13 September 2018
On 27 September 2018, INEE hosted a webinar to launch the Peer Coaching Pack for Teachers in Crisis Contexts. Two detailed examples were presented of how this type of continuous professional support helps teachers make positive changes in their teaching practices.
The most promising teacher professional development programs provide teachers with different opportunities to learn new knowledge and skills and enough time to practice these techniques in their classrooms. In crisis contexts, where many teachers are untrained or undertrained, this continued support is arguably needed most; yet professional development in these settings is sporadic, of varied quality and often lacking any follow up support post-training (Burns and Lawrie, 2015).
The new Peer Coaching Pack for Teachers in Crisis Contexts, developed by the inter-agency Teachers in Crisis Context Collaborative (TiCC), provides an additional layer of support for teachers by preparing them to use supportive communication techniques, adult learning practices, Teacher Learning Circles (TLCs) and Classroom Observations to continue their professional development. In this way the new pack builds on the Training for Primary School Teachers in Crisis Contexts by using collaborative activities that allow teachers to create a network of support and to develop communities of practice outside of training workshops.
The presentation used in this webinar can be accessed here.
Charlotte Bergin is an Education Adviser in the Global Programmes team at Save the Children and co-chair of the Teachers in Crisis Contexts Collaborative. She provides technical support to Save the Children teams around the world, and specialises in education policies and programmes in contexts of forced displacement. Charlotte is particularly passionate about the power of interagency collaboration in education in emergencies, and the importance of teacher professional development in crisis settings. She holds her teacher training certification from Cambridge University, and MA in International Education and Development from Teachers College, Columbia University.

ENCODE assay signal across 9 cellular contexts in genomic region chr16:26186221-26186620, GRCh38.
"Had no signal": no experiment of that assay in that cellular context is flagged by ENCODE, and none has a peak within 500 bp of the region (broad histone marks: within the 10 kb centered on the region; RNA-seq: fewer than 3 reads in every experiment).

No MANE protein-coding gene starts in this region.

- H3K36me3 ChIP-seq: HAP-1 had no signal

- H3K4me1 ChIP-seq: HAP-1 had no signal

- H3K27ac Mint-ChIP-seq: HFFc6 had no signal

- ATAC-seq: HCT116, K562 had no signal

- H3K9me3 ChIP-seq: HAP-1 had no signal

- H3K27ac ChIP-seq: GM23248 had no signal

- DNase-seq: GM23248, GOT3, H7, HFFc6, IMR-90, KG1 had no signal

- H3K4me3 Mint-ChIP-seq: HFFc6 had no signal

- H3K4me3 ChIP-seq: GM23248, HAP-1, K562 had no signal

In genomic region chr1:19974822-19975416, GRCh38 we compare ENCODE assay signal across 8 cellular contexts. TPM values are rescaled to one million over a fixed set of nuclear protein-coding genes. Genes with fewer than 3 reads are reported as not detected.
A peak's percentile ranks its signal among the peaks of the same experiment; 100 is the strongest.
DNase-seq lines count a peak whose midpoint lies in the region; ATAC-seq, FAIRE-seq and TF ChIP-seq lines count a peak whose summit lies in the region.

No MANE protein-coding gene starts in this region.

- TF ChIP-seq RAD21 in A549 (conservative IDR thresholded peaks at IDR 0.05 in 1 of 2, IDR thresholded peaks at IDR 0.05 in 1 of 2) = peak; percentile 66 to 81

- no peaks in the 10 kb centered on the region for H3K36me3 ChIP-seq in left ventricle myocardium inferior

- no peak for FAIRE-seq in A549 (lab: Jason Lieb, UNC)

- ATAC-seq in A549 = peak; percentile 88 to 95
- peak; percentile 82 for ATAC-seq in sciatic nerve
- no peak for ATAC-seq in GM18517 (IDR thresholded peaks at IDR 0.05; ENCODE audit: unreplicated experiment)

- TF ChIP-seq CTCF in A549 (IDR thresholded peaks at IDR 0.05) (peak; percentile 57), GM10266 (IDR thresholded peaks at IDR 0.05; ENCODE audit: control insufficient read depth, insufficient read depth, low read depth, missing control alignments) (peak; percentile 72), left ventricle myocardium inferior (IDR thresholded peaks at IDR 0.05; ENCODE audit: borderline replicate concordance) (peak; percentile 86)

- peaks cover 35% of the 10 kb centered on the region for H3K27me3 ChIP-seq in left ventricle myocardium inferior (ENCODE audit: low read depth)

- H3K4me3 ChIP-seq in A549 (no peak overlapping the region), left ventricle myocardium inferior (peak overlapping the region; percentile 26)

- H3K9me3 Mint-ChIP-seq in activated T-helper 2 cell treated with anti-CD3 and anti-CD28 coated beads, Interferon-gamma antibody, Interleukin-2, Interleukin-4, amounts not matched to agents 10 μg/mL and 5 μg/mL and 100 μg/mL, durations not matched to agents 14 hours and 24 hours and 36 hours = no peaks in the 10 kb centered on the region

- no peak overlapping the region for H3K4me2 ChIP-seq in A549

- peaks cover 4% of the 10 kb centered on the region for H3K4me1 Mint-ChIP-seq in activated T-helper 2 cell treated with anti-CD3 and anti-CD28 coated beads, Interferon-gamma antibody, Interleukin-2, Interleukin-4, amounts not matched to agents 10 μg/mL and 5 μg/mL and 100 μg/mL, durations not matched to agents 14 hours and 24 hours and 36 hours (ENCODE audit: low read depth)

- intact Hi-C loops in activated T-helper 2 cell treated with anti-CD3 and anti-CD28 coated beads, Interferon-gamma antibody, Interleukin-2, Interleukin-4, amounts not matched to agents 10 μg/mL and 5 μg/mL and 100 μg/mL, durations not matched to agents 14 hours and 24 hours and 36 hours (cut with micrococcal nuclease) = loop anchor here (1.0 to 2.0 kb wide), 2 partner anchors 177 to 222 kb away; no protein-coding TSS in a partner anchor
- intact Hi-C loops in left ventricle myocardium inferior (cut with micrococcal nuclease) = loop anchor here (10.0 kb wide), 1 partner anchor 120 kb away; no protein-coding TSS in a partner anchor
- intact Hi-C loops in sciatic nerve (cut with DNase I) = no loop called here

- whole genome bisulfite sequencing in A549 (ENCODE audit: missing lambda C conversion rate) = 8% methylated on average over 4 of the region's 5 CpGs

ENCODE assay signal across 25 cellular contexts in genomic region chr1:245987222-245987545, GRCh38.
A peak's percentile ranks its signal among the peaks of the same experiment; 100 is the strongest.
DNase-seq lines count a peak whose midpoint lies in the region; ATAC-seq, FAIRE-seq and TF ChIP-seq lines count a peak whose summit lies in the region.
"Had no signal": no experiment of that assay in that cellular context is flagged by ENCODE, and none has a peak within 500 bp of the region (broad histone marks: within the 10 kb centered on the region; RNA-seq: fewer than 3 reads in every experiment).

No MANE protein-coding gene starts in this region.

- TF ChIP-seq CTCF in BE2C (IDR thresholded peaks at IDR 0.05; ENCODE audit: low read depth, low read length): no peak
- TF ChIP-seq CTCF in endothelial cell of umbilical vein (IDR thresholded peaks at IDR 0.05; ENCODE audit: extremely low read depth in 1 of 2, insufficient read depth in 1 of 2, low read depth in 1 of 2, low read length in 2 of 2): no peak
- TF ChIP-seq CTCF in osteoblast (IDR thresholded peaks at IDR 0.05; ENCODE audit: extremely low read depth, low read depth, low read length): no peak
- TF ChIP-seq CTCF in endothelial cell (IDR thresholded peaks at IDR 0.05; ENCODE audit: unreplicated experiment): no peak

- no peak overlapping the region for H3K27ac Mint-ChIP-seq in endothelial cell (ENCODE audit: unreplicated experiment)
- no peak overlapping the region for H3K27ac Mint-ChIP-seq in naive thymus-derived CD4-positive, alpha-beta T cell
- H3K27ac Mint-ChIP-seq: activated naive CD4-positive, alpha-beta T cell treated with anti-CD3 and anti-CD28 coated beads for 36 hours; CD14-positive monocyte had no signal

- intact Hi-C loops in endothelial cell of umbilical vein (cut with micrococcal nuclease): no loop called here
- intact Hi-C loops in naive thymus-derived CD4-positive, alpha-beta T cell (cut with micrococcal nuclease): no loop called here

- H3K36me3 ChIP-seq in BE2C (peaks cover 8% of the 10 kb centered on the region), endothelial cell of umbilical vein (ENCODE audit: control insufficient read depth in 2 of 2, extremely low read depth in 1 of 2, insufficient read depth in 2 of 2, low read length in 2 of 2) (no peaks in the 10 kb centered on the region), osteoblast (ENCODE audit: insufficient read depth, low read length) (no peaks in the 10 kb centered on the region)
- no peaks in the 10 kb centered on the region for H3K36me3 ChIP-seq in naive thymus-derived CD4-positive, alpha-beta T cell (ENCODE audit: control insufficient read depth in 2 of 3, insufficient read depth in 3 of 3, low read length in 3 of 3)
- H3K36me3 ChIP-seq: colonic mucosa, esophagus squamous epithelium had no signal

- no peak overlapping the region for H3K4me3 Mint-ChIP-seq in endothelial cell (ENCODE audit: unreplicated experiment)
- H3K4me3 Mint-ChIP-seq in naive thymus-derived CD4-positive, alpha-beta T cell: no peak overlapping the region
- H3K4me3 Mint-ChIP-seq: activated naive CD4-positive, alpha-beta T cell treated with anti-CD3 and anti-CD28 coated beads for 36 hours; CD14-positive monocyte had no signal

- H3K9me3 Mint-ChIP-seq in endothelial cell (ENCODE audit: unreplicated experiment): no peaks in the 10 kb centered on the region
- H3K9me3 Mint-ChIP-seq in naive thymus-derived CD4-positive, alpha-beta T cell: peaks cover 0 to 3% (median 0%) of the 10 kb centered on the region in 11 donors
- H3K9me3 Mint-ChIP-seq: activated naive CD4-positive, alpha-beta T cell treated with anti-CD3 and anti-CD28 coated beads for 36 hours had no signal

Danielle Falk is a doctoral student in the International and Comparative Education program at Teachers College, Columbia University. Most recently, Danielle was the Lead Trainer and Capacity Building Manager for Teachers for Teachers in Kakuma refugee camp, Kenya. Her research interests include the role and well-being of refugee teachers as well as the policies that affect educators in crisis and displacement contexts. Danielle completed her Master of Arts at Teachers College where she was a research assistant on a global education study for urban refugees as well as a study on refugee teacher identity and professional development. Danielle also supported research on the education sector in Rwanda during her Master’s studies, where she previously had lived and worked at a secondary school for vulnerable adolescents and orphans.
Mary Winters is currently the Education Coordinator with the International Rescue Committee in Iraq where she oversees their education portfolio. Previously she has worked on emergency education responses in the Democratic Republic of the Congo and Central African Republic, and prior to this she was a teacher in Namibia and the Federated States of Micronesia. She holds a Masters degree in International Education Policy from the Harvard Graduate School of Education.
Mary Mendenhall, Ed.D., is Associate Professor of Practice at Teachers College, Columbia University. Her research interests include the policies and practices of refugee education across camp, urban, and resettlement contexts as well as teacher support and professional development in crisis settings.